Never mind those Curtiss Helldiver fighter planes circling the Empire State Building in “King Kong.”
The real threat to Broadway’s big ape may be those vicious drama critics.
They strafed the $35 million spectacle, which opened Nov. 8 and is by far the most expensive show of the season. The 20-foot-tall puppet got its due — and it is a remarkable creation — but minor things like, oh, the script and score, got clobbered.
Can this wounded beast limp along until the Tonys?
Word is there aren’t plans to close “King Kong” anytime soon, though it’s an open secret that other shows are circling the Broadway Theater, wondering when it will be back on the market. January and February can be pretty cold, even if your leading man is covered in fur.
The animatronic King Kong.
Broadway’s ‘King Kong’ is a gorilla-size mess
But “Kong” is blessed with deep-pocketed producers, the Australian firm Global Creatures. One of its shows, “Walking With Dinosaurs,” grossed millions of dollars.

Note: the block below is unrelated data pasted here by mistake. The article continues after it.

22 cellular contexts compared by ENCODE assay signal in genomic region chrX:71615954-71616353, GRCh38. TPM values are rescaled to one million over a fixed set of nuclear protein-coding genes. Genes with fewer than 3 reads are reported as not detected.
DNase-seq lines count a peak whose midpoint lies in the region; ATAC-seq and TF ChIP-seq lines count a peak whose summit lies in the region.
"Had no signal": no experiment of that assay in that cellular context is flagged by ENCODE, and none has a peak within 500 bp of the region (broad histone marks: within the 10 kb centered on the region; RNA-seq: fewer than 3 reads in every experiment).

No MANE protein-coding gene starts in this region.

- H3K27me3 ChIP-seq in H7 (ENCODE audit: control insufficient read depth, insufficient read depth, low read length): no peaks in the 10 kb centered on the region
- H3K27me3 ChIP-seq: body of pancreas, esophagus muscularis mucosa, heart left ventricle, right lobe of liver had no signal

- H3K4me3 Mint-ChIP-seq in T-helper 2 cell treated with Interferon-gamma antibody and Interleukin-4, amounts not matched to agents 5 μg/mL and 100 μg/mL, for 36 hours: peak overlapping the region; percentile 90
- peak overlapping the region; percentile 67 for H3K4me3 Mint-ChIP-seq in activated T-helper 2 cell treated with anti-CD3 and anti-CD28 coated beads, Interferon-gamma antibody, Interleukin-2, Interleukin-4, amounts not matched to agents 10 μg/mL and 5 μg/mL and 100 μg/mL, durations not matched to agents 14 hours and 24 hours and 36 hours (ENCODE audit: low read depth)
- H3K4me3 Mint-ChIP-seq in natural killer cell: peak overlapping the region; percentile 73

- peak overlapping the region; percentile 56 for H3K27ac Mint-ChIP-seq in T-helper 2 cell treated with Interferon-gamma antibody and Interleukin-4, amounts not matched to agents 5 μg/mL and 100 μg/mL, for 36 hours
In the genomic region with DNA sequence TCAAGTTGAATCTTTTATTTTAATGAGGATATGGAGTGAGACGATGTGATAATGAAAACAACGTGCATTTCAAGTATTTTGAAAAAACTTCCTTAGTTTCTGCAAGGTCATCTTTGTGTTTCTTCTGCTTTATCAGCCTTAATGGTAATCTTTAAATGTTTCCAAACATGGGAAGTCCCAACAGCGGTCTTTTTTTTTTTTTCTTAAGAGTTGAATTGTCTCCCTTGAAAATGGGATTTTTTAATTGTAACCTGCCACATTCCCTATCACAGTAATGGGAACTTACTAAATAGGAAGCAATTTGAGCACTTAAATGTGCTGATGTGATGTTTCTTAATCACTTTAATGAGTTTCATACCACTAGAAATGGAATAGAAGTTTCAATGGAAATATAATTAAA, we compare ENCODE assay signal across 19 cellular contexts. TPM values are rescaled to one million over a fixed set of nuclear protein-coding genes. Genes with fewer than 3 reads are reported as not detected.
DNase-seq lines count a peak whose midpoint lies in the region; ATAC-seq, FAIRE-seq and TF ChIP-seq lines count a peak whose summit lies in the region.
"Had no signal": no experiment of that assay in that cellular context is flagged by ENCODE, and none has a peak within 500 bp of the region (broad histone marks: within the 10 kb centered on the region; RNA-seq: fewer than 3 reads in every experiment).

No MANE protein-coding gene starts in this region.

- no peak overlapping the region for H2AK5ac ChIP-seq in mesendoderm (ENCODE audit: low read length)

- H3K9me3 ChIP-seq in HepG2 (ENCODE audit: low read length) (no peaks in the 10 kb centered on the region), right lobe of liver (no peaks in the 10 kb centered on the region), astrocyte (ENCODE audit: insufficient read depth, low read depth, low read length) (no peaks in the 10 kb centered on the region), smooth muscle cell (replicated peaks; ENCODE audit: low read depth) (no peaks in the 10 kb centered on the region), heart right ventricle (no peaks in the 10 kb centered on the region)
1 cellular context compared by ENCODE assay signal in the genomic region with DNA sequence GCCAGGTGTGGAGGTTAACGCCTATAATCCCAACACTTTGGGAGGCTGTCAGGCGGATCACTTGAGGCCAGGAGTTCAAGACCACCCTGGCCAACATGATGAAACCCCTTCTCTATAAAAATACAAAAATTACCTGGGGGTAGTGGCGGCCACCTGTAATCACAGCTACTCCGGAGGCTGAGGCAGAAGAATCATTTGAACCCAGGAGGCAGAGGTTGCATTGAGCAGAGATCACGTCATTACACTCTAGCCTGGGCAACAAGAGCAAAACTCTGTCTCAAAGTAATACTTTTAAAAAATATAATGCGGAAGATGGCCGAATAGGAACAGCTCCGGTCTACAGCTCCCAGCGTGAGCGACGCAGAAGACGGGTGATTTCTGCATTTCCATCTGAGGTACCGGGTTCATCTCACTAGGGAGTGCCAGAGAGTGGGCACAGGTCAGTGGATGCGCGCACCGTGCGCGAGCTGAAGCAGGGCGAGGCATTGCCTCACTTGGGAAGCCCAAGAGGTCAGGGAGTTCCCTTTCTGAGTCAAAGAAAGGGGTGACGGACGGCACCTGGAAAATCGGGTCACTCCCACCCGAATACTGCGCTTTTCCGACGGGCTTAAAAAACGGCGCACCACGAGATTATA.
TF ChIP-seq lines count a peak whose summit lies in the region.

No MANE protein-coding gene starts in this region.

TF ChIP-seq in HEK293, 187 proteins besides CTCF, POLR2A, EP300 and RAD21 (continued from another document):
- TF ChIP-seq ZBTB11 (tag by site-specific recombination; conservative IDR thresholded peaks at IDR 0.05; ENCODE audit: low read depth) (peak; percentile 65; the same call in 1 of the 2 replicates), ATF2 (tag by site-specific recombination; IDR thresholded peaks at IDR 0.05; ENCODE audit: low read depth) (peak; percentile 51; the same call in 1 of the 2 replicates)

Global Creatures spent nearly 10 years developing “King Kong,” and sources say the company is fighting for the show. What a source calls an “aggressive” television campaign began this week, and the footage of Kong is impressive.
Kong will also put in an appearance at Macy’s Thanksgiving Day Parade next week which, with its millions of viewers, does move tickets.
The hope is that “Kong” can trample its bad reviews and go straight for tourists who now make up nearly 65 percent of the Broadway audience.
“We did not go into this naively,” a production source says. “I don’t think we ever thought the critics would be on our side. But we’ve got a great title and the big guy delivers the goods.”
The problem is the expense. “Kong” grossed a little more than $900,000 last week. But with a running cost north of $700,000, that’s not a big profit. Earning sback $35 million is a tall order.
Global Creatures has another, infinitely more promising show headed to Broadway: “Moulin Rouge,” which earned raves over the summer in Boston.